You can also apply formatting using the new Mini Toolbar and Style Galleries described next.
If you select some text and then hover in the text, a Mini Toolbar appears containing formatting buttons. This lets you change formatting without moving away from the text - just choose the required formatting and it is immediately applied to the highlighted text. Then move your mouse away and the Mini Toolbar disappears. This makes for fast format changing and along with Style Galleries lets the user easily and quickly alter document formatting.
All Office 2007 applications have Style Galleries. Styles are sets of particular formatting features which can be applied to selected text, or cells in Excel. If you select some text in Word or PowerPoint, or cells in Excel, then in the Home Tab hover over one of the Styles in the Style Gallery, (or cell styles option in Excel), Live Preview shows how the text or cells look with this style. Just click on the chosen style if you want to apply it.
Charts building has been completely redesigned in Office 2007, and all the core applications now use exactly the same chart builder. In addition to the familiar Office charts, there are many new chart styles and colour schemes with impressive effects such as 3-D, soft shadowing and glowing.
An important change in Office 2007 is the new file formats. All the Office 2007 applications use new file formats based on the XML standard, with an "x" added to the filename extension. These files are smaller and can be processed more efficiently and more securely. Word 2007 uses filename.docx, Excel uses filename.xlsx and PowerPoint uses filename.pptx.
However all the Office 2007 applications are fully backwards compatible so you can still use existing Office 97-2003 files with Office 2007. If you open an Office 97-2003 file in Office 2007, the file opens in Compatibility Mode with only functions which will work with that version of Office enabled. You can also convert any Office 97-2003 file to the newer Office 2007 format, but remember to make a backup of the original first as the conversion process changes the original file.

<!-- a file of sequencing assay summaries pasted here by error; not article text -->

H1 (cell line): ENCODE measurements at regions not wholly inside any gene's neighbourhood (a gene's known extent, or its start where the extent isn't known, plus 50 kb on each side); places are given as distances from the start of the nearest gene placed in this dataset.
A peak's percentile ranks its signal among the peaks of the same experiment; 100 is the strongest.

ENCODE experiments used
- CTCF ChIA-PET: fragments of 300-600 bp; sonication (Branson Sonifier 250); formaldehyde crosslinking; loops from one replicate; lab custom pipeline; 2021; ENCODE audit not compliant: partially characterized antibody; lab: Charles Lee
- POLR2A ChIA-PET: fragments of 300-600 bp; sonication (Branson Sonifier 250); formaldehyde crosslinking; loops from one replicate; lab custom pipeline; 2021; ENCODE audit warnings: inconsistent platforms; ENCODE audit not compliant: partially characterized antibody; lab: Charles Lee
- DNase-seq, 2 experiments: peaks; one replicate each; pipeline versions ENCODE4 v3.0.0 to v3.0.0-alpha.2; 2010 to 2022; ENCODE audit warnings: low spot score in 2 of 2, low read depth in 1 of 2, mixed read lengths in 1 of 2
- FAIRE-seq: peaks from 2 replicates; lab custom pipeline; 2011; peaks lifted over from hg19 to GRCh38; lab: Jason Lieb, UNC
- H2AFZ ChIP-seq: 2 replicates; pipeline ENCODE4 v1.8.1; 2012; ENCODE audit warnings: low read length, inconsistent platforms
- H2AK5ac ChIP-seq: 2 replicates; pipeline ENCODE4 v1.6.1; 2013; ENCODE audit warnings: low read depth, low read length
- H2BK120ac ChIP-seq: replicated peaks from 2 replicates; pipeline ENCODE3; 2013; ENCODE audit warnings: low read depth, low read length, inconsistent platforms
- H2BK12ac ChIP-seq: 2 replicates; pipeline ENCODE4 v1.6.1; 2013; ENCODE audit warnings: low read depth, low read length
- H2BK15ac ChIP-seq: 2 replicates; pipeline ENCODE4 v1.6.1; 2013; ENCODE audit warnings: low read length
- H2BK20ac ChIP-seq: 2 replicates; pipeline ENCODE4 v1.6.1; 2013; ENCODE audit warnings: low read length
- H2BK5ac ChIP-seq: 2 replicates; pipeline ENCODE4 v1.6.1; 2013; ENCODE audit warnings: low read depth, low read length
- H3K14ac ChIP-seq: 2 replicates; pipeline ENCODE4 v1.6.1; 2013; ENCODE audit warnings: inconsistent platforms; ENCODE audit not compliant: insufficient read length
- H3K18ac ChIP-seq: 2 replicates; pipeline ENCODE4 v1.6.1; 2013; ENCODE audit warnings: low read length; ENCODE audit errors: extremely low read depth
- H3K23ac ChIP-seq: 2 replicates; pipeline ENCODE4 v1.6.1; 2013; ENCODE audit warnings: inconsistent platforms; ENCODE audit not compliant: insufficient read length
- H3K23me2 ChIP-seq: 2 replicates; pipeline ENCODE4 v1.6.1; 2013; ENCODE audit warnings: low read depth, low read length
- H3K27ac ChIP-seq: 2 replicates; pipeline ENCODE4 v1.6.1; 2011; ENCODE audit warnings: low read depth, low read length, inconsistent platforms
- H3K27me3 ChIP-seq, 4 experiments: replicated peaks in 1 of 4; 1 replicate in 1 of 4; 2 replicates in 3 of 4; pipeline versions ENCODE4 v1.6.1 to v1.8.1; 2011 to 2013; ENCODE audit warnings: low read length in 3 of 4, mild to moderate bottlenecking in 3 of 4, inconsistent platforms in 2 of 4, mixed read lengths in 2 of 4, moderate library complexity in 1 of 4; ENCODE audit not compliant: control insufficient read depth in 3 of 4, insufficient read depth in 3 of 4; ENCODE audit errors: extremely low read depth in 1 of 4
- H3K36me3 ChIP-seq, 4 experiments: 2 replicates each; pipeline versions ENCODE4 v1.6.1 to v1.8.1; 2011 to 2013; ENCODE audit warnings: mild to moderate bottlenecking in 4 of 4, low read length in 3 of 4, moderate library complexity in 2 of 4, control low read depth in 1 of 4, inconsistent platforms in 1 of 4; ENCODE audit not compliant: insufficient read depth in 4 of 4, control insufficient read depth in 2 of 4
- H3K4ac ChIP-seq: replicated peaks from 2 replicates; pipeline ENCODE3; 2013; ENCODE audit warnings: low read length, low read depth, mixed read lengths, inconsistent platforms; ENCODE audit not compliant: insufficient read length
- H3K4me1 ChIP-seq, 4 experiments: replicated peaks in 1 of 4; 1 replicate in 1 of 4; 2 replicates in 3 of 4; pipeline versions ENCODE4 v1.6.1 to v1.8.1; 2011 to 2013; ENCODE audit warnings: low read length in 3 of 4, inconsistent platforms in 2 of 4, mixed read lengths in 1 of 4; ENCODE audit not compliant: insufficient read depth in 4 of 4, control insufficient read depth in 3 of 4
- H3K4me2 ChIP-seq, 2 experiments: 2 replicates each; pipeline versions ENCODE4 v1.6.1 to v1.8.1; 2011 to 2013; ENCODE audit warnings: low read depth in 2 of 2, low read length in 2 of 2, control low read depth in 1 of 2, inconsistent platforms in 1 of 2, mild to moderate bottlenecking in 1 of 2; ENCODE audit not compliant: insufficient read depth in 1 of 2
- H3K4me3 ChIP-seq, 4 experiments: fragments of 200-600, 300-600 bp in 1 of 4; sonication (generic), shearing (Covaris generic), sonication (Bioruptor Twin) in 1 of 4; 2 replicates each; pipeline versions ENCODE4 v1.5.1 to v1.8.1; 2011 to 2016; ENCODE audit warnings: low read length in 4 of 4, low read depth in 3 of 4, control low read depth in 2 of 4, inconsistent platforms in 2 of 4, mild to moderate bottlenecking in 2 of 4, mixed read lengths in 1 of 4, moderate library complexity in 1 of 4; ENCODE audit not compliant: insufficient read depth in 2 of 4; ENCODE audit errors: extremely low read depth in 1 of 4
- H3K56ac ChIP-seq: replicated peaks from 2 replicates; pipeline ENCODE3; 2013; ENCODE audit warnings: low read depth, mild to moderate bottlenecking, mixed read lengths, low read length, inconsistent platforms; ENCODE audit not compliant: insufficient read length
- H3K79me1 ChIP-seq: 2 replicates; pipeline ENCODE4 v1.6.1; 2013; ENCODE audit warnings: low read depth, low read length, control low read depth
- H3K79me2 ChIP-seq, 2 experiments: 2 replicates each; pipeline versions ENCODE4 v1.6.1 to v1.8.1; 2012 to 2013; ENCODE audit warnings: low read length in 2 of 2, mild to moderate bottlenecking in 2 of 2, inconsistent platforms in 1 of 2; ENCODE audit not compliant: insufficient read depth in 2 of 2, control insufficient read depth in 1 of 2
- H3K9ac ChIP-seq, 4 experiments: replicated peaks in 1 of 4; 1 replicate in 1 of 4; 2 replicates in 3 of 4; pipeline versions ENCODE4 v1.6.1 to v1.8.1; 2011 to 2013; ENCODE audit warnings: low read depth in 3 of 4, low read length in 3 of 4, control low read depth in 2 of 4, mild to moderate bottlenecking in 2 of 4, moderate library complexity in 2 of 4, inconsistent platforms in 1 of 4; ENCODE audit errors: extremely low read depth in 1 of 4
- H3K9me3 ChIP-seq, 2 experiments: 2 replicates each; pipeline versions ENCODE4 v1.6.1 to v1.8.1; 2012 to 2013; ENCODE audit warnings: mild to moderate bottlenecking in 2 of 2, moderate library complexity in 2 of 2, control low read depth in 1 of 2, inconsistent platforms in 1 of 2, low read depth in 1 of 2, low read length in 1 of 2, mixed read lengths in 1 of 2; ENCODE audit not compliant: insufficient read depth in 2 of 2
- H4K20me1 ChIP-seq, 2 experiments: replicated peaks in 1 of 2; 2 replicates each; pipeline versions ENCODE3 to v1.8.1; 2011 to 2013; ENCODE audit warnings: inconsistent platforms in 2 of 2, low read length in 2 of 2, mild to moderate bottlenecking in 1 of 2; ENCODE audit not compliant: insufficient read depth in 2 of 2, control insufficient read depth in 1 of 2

As Office 2007 becomes more popular and the docx or xlsx or pptx file formats become more widespread then there will be less need for file conversions in the future. Did you notice the recent announcement by Google that Word 2007 and Excel 2007 files can now be imported into Google Docs? This suggests a significant and growing user base.
There are many more interesting new features in Office 2007, for example Themes, SmartArt, saving to PDF format (needs a free Microsoft download) and improved Help. Attending a training course would be a good way to cover the Office 2007 changes in more depth.
This new version of Office represents the most significant changes made to the Office suite in years, and we can look forward to these same features being taking further forward in the next version of Office.
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Very helpful. I perhaps should have been on a slightly more advanced course, but it covered some important basics that I hadn't seen before.
The course leader was very patient as a lot of us were unsure how to use the different systems and programmes and the leader was very helpful.
Thanks for your useful tips and explanation on why the function/application behave in certain ways.